The incidents that are being reported internally within organisations and the inability to investigate these incidents using the existing tools is driving security managers to look further. “Organisations are spending significant amounts to engage consultants to help with their incident investigations; security teams are realising that they need to realign their investments to ensure effective protection against these threats. While we are seeing accelerated adoption within the Banking and Financial Services industries we are also seeing quick adoption by the IT/ITES companies as well for their internal security,” says Sudeep Das – Manager – Presales – RSA. 

 

Manoj Taskar, Country Manager - Tenable feels that factors like remote working, BYOD and cloud have changed the end-point environment in a significant way. The need for visibility of endpoint vulnerabilities coupled with compliance requirements at the infrastructure level, till the last point, are the driving factors. “The more we move to remote working, the more the importance for endpoint visibility and compliance to policies,” he says.

 

Large organizations vs smaller organizations – Which is more vulnerable?

 

India has a thriving Micro, Small, Medium Enterprises (MSMEs) ecosystem of over 40 million business firms. They are also a ripe target for cyber attackers as they are more connected to the Internet than ever before, yet their cyber security capabilities are more limited than businesses elsewhere. Many Indian MSMEs lack the technology, intelligence and expertise required to deal with even relatively modest cyber security threats.

 

It must not be forgotten that attackers today target 'low-hanging fruit' in order to gain dominance over an organization. It can be through the company’s vendors, phishing of employees and staff to get unauthorized access to business sensitive data, etc. SMBs need to be as cautious as large businesses.

 

Most importantly, Mid-level organisations do not have the budgets that larger organizations do. This definitely exposes them to greater security threats, because hackers have understood this and have been attacking small-and-mid-sized organisations more and more in the past decade. The main threats that these organizations face are in the form of physical attacks on systems, authentication attacks, and malicious internet content. As per a report released by PwC, small firms are cutting down their investment on security, which is a huge mistake.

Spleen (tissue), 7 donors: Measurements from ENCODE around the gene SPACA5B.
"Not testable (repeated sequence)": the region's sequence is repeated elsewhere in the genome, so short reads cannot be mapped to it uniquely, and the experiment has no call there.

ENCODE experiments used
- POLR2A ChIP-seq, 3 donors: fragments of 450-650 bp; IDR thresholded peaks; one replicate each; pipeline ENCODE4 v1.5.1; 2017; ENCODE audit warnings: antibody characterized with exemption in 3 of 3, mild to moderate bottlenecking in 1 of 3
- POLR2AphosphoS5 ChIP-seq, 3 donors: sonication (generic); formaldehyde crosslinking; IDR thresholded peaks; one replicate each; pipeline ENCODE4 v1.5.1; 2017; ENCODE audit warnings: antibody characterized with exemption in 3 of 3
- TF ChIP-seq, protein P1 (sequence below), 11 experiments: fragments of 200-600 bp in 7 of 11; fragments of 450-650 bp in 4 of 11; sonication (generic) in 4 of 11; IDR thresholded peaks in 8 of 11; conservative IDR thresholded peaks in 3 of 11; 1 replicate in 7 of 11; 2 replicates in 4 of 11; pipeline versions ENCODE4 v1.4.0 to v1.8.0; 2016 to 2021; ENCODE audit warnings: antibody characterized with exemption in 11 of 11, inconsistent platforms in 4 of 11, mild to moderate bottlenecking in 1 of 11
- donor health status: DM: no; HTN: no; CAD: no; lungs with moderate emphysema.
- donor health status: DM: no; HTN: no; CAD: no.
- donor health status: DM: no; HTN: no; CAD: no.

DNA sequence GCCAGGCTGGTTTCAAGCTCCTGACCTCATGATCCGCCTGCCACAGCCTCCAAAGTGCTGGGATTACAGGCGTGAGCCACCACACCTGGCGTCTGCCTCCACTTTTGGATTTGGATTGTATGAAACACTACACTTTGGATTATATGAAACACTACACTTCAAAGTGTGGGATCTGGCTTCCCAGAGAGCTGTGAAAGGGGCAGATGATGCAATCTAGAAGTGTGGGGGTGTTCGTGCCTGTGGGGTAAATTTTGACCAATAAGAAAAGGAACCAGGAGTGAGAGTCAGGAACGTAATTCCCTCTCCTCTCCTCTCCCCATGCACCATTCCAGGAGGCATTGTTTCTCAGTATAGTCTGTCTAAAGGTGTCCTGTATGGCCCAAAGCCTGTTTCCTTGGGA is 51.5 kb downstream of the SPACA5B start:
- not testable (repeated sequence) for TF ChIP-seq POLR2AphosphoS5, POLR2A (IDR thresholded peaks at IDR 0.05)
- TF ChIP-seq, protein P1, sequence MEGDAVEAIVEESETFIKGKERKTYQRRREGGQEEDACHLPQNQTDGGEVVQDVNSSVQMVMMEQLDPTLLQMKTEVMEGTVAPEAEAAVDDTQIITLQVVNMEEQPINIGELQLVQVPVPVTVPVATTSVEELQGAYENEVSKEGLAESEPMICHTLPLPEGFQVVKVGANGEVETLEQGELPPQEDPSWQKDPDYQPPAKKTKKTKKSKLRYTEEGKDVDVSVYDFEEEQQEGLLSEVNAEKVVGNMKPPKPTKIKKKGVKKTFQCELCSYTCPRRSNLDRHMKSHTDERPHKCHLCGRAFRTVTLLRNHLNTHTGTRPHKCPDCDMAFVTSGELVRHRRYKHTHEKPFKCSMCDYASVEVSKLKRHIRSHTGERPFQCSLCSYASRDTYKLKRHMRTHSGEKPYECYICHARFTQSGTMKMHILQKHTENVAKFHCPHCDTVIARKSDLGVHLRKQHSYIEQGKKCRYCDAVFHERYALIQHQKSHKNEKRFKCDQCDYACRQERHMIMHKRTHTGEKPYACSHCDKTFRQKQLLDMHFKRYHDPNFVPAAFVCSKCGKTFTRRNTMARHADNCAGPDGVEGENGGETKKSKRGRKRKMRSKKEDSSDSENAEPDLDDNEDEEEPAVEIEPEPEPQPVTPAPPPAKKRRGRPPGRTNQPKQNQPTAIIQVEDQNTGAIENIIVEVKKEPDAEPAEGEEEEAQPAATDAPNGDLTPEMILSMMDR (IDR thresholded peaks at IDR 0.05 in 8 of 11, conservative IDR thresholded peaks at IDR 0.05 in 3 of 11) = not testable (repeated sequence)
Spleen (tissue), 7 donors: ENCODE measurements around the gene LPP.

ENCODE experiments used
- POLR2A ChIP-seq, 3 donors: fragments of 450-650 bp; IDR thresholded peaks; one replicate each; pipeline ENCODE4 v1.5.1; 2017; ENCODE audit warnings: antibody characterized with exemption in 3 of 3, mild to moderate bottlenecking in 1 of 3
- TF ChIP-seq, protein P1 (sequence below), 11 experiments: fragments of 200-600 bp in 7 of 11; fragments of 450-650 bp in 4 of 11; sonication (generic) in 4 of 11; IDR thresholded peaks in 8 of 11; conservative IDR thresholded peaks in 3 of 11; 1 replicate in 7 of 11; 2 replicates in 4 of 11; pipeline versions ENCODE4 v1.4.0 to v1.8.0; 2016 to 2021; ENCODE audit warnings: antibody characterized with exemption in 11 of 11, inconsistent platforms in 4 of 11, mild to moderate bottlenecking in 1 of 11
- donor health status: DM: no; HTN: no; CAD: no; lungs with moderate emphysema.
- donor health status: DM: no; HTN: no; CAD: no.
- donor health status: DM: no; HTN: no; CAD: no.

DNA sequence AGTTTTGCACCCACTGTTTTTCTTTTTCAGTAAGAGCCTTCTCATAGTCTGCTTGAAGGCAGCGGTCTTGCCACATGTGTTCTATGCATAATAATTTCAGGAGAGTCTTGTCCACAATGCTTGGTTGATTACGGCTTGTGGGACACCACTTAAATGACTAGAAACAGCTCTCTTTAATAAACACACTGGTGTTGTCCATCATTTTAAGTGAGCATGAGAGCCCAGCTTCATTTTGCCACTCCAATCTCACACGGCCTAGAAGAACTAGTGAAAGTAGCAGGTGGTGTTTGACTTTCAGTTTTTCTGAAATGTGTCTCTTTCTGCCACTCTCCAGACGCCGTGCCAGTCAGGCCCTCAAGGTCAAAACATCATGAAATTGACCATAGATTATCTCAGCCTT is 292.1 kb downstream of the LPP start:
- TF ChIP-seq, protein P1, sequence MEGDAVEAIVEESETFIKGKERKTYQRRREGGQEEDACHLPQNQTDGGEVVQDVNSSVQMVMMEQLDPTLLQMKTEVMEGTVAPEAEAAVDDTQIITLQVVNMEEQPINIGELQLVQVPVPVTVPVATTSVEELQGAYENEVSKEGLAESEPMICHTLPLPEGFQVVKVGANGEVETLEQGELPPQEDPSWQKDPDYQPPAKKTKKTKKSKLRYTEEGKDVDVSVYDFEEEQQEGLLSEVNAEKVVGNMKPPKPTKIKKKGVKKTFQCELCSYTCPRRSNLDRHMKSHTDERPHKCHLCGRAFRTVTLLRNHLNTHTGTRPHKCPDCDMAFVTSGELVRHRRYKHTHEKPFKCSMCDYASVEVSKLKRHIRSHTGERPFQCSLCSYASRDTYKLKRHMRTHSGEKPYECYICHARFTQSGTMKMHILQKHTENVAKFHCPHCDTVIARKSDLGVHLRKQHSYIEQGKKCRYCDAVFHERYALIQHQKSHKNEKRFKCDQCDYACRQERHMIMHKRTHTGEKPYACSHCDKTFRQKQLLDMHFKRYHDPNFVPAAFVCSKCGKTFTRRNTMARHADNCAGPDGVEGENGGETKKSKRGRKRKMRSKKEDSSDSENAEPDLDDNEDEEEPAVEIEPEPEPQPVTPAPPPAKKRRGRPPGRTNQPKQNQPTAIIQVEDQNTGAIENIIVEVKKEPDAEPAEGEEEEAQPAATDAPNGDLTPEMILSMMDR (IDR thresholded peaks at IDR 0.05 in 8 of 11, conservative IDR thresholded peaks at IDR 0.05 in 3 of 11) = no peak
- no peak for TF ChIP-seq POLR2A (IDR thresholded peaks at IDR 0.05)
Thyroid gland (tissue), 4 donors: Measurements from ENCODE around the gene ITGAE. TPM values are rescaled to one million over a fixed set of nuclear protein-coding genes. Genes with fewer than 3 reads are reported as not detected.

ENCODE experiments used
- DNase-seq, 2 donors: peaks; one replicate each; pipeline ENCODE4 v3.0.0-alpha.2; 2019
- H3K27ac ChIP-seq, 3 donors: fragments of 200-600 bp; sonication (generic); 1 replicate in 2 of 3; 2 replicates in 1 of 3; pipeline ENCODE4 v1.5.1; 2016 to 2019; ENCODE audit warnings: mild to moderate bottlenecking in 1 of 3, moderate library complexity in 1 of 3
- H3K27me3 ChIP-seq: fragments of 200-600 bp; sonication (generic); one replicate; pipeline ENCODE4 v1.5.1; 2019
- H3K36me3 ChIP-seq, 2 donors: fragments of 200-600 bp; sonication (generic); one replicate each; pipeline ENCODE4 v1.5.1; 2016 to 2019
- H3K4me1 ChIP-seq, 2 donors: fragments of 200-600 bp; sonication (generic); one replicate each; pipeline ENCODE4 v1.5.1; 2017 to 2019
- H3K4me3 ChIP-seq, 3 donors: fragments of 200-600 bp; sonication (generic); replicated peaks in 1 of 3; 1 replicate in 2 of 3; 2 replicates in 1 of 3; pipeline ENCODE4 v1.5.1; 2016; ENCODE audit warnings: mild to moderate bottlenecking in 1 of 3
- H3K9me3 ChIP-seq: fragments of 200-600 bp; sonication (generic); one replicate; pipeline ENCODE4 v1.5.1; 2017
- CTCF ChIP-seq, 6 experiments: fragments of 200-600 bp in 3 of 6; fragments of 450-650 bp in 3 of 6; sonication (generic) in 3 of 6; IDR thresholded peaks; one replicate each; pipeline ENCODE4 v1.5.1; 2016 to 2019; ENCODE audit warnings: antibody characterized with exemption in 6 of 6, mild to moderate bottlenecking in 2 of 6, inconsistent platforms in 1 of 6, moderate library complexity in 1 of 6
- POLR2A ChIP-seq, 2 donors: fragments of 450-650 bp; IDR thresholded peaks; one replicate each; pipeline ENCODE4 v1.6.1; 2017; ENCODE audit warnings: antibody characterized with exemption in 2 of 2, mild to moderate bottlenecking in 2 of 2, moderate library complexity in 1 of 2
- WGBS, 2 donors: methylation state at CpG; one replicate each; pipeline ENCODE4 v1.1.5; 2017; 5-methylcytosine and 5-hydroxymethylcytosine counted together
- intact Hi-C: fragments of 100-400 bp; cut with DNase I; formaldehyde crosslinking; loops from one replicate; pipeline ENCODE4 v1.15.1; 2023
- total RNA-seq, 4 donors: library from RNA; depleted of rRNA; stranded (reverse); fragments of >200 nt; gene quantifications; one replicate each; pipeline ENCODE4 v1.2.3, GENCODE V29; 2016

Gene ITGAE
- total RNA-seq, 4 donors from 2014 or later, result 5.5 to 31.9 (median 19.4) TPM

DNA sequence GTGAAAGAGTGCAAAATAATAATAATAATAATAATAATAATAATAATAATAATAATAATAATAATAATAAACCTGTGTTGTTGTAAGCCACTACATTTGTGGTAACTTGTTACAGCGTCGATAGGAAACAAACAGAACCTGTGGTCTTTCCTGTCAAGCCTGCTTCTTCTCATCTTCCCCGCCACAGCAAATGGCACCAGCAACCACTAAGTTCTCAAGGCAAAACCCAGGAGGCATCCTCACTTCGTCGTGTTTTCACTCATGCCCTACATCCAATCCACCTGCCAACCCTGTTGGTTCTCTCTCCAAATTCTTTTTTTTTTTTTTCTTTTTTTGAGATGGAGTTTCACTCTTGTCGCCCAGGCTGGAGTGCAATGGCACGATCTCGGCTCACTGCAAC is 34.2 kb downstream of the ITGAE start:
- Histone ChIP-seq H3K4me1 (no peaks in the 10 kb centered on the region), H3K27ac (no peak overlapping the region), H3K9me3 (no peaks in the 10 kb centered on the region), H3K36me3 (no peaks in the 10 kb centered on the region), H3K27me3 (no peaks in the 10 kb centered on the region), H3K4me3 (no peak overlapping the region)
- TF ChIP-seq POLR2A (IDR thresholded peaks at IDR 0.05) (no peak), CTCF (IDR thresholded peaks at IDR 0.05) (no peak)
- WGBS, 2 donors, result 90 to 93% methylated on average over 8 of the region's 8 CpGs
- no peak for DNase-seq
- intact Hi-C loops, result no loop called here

“SMEs are preferred targets for cybercriminals as automation makes it easy to attack them by the thousands, and far too many of them are easy targets. It is the data that makes a business tempting, not the size – especially if it is relevant data, such as customer contact info, credit card data, health data, or valuable intellectual property,” points out Nilesh.

 

“SMB and mid-level organization are often seen to be struggling, more so because of the mindset of being a small organization and not a matter of interest for cybercriminals. In the absence of appropriate security controls, organizations mostly tend to delay in incident detection and response and may sometimes even fail to detect incidents. However, some of the SMBs are relying on cost effective cloud security solution or moving their business applications in cloud to address application availability and security concerns along with the cost,” observes Shibu Paul, Regional Director (IN, GCC & SEA) - Array Networks. 

 

It is important to note here that smaller organizations increasingly serve as vendors, contractors, and business partners of bigger firms, and as such they may have trusted access to the networks and data of these partners. SMEs indeed need to improve their security within their budget by going for cloud based solutions.

 

Large organisations on the other hand are relatively better prepared to battle the online threats. They have sufficient budgets and manpower allocated to manage their digital security. This makes it much easier to understand the security threats for the organization and hence, look for the best integrated security suites. 

 

However, despite an experienced CISO leading a competent team, there have been some common challenges that even the larger organisations face - 

 

* Under-estimating potential threats: Even if they do not seem very threatening currently, some threats can quickly spiral out of control. 

 

* Distribution of the budget: Often, more budgets are routed to some areas, while other areas suffer from being short-funded. This leaves some very crucial endpoints open to large threats.

 

* Understanding which suite works best for the company: Very often, companies go for the most popular integrate security suite that is prevalent in their industry. Sometimes, that may not be the best suite for that particular company. Each organization, due to its unique structure, needs a customized security solution. What works for most companies, may not work for you. So, there’s a need to understand what are the best suite options for a company.